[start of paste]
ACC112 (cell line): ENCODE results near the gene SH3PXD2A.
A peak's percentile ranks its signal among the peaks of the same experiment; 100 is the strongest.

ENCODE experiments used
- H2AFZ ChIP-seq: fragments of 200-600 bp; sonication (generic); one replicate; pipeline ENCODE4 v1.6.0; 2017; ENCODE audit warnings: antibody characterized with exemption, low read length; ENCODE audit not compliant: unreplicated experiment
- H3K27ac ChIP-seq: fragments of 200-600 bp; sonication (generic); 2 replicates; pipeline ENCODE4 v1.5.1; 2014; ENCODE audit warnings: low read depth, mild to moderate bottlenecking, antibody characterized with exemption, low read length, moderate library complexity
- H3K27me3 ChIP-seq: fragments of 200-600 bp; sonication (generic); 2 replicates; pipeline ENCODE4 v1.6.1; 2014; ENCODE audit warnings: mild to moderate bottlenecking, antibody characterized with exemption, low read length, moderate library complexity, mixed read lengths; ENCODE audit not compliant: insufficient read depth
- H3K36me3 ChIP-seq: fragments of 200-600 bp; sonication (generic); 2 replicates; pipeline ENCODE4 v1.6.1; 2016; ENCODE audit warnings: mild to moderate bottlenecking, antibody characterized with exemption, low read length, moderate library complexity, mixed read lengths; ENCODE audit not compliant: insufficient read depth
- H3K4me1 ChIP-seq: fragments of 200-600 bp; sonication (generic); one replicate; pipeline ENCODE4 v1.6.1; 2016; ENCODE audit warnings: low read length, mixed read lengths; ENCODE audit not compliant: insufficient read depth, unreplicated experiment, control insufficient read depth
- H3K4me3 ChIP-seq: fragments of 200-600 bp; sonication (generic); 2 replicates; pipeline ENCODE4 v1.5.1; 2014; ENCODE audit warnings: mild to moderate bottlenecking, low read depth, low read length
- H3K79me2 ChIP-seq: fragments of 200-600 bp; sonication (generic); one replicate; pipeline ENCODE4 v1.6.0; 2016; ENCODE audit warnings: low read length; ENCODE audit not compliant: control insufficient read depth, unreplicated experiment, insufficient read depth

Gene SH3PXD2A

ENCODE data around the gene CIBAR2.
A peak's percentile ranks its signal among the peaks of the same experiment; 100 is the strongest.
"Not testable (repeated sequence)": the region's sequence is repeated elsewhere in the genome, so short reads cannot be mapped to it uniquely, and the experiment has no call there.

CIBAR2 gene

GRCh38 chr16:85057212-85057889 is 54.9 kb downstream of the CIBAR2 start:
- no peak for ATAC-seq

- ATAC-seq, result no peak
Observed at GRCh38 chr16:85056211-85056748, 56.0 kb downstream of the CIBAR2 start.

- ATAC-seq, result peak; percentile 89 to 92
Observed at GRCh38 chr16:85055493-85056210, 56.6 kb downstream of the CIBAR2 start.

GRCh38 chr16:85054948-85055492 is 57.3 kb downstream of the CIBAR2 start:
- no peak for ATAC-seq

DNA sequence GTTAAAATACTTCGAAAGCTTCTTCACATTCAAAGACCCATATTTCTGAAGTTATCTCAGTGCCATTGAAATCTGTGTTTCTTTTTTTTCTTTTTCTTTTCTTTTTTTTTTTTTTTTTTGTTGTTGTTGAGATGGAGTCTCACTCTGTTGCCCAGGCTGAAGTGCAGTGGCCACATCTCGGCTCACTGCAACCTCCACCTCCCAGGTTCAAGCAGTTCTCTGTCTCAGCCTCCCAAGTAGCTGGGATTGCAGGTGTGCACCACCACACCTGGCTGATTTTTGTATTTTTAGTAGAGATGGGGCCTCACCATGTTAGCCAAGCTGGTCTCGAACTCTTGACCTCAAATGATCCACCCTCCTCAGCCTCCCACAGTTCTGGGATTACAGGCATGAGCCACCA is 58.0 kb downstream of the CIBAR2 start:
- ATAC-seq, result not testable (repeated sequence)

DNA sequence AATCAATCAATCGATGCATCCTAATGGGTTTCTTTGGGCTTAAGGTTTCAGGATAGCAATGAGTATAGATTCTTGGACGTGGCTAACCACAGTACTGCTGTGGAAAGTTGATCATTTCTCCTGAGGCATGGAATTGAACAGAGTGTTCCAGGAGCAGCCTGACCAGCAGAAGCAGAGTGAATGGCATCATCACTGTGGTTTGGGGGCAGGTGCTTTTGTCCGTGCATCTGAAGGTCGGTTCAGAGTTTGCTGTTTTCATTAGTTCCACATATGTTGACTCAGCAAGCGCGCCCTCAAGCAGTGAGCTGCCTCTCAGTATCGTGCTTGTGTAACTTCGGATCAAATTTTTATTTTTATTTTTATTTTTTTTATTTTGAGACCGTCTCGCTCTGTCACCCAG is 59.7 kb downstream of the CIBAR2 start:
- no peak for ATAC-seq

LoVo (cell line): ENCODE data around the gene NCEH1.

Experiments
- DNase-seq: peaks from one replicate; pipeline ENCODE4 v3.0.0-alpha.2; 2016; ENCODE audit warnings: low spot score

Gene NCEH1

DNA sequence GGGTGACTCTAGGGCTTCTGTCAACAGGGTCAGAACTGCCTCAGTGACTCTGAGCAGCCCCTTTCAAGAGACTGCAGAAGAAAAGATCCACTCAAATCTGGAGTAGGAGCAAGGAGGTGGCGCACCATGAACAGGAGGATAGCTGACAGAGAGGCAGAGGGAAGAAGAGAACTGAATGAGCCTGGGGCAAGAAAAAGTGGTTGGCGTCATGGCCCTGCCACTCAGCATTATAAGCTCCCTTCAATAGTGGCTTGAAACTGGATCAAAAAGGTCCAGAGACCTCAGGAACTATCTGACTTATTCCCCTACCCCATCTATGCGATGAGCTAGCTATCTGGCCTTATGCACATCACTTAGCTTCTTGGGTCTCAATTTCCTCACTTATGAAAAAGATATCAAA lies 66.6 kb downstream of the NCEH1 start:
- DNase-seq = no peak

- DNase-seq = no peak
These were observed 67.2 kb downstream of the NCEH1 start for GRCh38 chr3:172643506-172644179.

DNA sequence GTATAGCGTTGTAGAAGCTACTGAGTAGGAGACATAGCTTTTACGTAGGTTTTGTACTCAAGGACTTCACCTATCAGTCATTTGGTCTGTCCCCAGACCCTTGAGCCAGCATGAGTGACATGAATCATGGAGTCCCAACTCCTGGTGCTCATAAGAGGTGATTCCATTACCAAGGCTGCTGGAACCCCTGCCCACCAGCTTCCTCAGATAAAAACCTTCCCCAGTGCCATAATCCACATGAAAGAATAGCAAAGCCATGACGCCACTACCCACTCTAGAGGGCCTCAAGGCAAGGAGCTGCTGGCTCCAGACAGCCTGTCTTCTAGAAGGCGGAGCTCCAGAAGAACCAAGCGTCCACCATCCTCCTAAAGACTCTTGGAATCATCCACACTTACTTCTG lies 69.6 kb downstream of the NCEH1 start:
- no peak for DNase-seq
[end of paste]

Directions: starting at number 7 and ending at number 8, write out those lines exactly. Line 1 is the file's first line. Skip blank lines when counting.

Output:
- H3K36me3 ChIP-seq: fragments of 200-600 bp; sonication (generic); 2 replicates; pipeline ENCODE4 v1.6.1; 2016; ENCODE audit warnings: mild to moderate bottlenecking, antibody characterized with exemption, low read length, moderate library complexity, mixed read lengths; ENCODE audit not compliant: insufficient read depth
- H3K4me1 ChIP-seq: fragments of 200-600 bp; sonication (generic); one replicate; pipeline ENCODE4 v1.6.1; 2016; ENCODE audit warnings: low read length, mixed read lengths; ENCODE audit not compliant: insufficient read depth, unreplicated experiment, control insufficient read depth